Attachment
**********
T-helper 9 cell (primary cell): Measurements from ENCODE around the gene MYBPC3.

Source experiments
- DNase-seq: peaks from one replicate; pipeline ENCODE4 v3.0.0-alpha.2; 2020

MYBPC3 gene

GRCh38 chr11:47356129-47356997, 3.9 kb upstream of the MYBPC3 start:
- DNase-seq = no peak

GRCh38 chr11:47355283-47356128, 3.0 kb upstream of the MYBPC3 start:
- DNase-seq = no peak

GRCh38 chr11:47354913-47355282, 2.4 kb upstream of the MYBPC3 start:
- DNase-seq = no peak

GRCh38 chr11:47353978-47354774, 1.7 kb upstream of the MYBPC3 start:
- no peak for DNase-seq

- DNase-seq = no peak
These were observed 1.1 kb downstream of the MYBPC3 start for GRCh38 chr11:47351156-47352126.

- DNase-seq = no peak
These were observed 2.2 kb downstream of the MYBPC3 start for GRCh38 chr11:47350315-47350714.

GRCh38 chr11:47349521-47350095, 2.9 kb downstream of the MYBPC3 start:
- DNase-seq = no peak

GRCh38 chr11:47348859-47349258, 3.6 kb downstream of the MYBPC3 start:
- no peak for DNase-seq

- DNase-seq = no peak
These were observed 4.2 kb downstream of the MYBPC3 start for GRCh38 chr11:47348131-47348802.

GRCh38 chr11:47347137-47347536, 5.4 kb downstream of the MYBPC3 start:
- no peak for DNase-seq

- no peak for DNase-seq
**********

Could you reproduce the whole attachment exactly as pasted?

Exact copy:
T-helper 9 cell (primary cell): Measurements from ENCODE around the gene MYBPC3.

Source experiments
- DNase-seq: peaks from one replicate; pipeline ENCODE4 v3.0.0-alpha.2; 2020

MYBPC3 gene

GRCh38 chr11:47356129-47356997, 3.9 kb upstream of the MYBPC3 start:
- DNase-seq = no peak

GRCh38 chr11:47355283-47356128, 3.0 kb upstream of the MYBPC3 start:
- DNase-seq = no peak

GRCh38 chr11:47354913-47355282, 2.4 kb upstream of the MYBPC3 start:
- DNase-seq = no peak

GRCh38 chr11:47353978-47354774, 1.7 kb upstream of the MYBPC3 start:
- no peak for DNase-seq

- DNase-seq = no peak
These were observed 1.1 kb downstream of the MYBPC3 start for GRCh38 chr11:47351156-47352126.

- DNase-seq = no peak
These were observed 2.2 kb downstream of the MYBPC3 start for GRCh38 chr11:47350315-47350714.

GRCh38 chr11:47349521-47350095, 2.9 kb downstream of the MYBPC3 start:
- DNase-seq = no peak

GRCh38 chr11:47348859-47349258, 3.6 kb downstream of the MYBPC3 start:
- no peak for DNase-seq

- DNase-seq = no peak
These were observed 4.2 kb downstream of the MYBPC3 start for GRCh38 chr11:47348131-47348802.

GRCh38 chr11:47347137-47347536, 5.4 kb downstream of the MYBPC3 start:
- no peak for DNase-seq

- no peak for DNase-seq